In spite of pundits’ predictions of a swift demise, the PDA refuses to die with 2005 looking set to be a record year for handheld sales.
A combination of falling prices and extra features like wireless connectivity have invigorated the PDA market, with Gartner reporting 3.6 million units shipped worldwide in the last three months, a 32 percent leap from the same period last year.
This puts the market on track to hit 15 million units shipped by the end of year – a figure that would surpass the previous record of 13.2 million PDAs shipped in 2001.
The study ignored smartphones, such as the Treo 650 and BlackBerry 7100, but included wireless PDAs like the iPAQ 6315 and Nokia 9300.
Research In Motion’s BlackBerry was, not surprisingly, the most popular device, with shipments reaching 840,000 in the second quarter – a hefty growth of 64.7 percent, achieving a sector-leading market share of 23.2 percent.
Palm came in at second place with 17.8 percent, while Dell slipped out of the top five ranking, elbowed out by T-Mobile’s Sidekick II and Pocket PC Phone Edition devices.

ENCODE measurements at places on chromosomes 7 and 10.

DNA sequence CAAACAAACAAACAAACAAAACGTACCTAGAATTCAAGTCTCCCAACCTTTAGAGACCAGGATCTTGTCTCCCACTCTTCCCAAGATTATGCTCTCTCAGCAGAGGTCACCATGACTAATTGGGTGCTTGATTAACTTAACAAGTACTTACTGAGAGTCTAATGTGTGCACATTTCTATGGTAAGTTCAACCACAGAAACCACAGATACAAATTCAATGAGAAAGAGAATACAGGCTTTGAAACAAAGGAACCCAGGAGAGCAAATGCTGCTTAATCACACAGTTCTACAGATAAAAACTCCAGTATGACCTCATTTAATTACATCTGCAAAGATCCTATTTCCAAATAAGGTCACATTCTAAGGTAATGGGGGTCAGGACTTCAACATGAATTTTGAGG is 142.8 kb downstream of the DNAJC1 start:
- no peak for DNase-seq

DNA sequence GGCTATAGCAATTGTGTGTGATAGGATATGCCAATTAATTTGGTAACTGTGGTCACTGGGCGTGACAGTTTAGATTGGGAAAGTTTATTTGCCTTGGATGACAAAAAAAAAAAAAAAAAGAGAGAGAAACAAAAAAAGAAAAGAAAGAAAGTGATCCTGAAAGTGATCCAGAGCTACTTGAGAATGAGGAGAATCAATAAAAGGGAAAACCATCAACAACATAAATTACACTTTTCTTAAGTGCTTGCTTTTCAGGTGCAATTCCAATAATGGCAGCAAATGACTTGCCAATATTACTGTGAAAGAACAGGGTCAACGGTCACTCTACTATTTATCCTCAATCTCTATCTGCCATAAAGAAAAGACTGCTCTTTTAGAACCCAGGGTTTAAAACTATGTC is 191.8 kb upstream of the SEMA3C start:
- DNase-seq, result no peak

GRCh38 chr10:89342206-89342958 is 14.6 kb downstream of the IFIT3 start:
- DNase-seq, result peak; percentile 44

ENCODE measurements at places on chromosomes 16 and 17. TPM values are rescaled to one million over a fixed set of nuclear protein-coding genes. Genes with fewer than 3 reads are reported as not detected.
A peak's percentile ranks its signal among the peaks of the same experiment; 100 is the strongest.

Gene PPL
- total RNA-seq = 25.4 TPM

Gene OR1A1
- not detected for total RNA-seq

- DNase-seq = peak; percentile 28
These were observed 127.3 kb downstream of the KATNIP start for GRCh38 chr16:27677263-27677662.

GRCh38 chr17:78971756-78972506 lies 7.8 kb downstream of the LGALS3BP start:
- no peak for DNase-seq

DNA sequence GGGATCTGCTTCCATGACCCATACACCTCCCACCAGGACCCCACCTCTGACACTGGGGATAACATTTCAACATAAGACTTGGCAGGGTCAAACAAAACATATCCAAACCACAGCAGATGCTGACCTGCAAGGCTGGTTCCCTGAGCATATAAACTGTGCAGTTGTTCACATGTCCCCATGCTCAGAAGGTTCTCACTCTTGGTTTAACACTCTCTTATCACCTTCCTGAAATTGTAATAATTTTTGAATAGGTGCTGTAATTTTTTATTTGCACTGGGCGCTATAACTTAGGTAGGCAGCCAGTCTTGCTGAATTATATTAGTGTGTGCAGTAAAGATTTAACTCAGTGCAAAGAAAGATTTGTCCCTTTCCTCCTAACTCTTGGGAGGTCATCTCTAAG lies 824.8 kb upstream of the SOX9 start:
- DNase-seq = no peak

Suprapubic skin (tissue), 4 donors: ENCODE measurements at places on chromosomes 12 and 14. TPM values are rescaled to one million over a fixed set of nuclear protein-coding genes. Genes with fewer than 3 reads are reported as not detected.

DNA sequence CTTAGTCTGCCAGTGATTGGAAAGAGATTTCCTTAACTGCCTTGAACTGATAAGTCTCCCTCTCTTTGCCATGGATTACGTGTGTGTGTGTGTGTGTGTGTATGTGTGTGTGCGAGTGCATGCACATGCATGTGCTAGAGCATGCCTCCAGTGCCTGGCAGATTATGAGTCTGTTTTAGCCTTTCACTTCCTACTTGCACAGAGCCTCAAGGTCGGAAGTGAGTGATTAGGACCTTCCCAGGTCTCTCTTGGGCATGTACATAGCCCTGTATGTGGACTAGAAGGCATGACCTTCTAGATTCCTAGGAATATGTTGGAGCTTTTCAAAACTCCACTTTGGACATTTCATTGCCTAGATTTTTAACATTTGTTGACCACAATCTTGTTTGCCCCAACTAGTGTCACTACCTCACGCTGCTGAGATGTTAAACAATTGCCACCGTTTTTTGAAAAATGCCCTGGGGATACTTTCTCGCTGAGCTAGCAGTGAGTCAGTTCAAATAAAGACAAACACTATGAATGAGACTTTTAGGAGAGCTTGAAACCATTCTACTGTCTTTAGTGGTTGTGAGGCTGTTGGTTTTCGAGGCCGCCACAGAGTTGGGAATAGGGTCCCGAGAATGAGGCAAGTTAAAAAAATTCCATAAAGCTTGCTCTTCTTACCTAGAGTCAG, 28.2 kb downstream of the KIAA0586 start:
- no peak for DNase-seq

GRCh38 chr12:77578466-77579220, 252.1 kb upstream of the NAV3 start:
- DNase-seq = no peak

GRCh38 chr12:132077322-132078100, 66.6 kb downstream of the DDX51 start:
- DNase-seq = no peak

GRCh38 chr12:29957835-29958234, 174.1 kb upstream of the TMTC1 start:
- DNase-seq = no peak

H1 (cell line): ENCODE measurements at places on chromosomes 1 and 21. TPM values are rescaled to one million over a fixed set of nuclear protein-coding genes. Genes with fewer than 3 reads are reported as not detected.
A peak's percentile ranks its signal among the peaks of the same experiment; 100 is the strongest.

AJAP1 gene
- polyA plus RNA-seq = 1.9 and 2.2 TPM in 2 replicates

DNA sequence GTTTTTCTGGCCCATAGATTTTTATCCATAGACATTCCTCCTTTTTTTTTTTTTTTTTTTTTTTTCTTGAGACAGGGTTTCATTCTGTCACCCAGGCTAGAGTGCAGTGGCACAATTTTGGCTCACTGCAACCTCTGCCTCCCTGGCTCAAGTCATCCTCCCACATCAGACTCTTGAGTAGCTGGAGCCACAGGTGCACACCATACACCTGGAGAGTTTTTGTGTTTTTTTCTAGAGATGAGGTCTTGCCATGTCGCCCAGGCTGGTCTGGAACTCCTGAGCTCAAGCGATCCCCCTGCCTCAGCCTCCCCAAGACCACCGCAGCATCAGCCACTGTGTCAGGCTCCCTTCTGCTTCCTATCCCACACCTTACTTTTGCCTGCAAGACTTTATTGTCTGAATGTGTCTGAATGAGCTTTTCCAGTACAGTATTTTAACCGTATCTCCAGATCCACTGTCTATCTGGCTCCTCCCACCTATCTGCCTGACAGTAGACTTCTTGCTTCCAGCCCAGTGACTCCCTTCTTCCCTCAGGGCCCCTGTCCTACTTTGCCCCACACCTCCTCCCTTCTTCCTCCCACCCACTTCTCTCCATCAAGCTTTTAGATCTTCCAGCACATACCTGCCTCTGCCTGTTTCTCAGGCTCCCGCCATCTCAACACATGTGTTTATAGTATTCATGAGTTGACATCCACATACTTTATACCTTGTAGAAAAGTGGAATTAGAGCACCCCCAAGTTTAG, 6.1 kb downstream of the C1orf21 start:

HP also suffered falling sales, although both Dell and HP are scheduled to upgrade their product lines in the second half of this year.
The study by analysts Gartner revealed that Windows CE is the favoured operating system for business-minded PDA users, with the underlying software making up 46 percent of worldwide shipments in the second quarter of 2005.
In second place was RIM with 23.2 percent of PDA software shipped, followed by PalmSource’s at 18.8 percent.
“Wireless PDAs are increasingly seen as an adjunct or alternative to notebook computers, while favourable exchange rates have enabled more Europeans to purchase PDAs at an attractive price,” said Gartner analyst Todd Kort.
Like Billy Bunter at a speed eating competition, the Western European PDA market inflated by a massive 94 percent to reach 1.3 million units in the second quarter of 2005.
PDAs are proving a big hit with Europeans, with regional sales accounting for 37 percent of worldwide shipments, up from 25 percent a year ago.
In the States, growth is slower, with shipments totalling 1.4 million units, a mere 1.3 percent increase.
Garner reports that the disappointing US figures are a result of a stagnant market and the continuing decline in Palm PDA sales and aging product lines among Microsoft licensees.
Elsewhere, PDA shipments in Asia/Pacific looked sprightly with a growth of 24.7 percent, totalling around 402,000 units.
These figures chime with a similar handheld report from research firm IDC, although their findings painted a little less rosy future.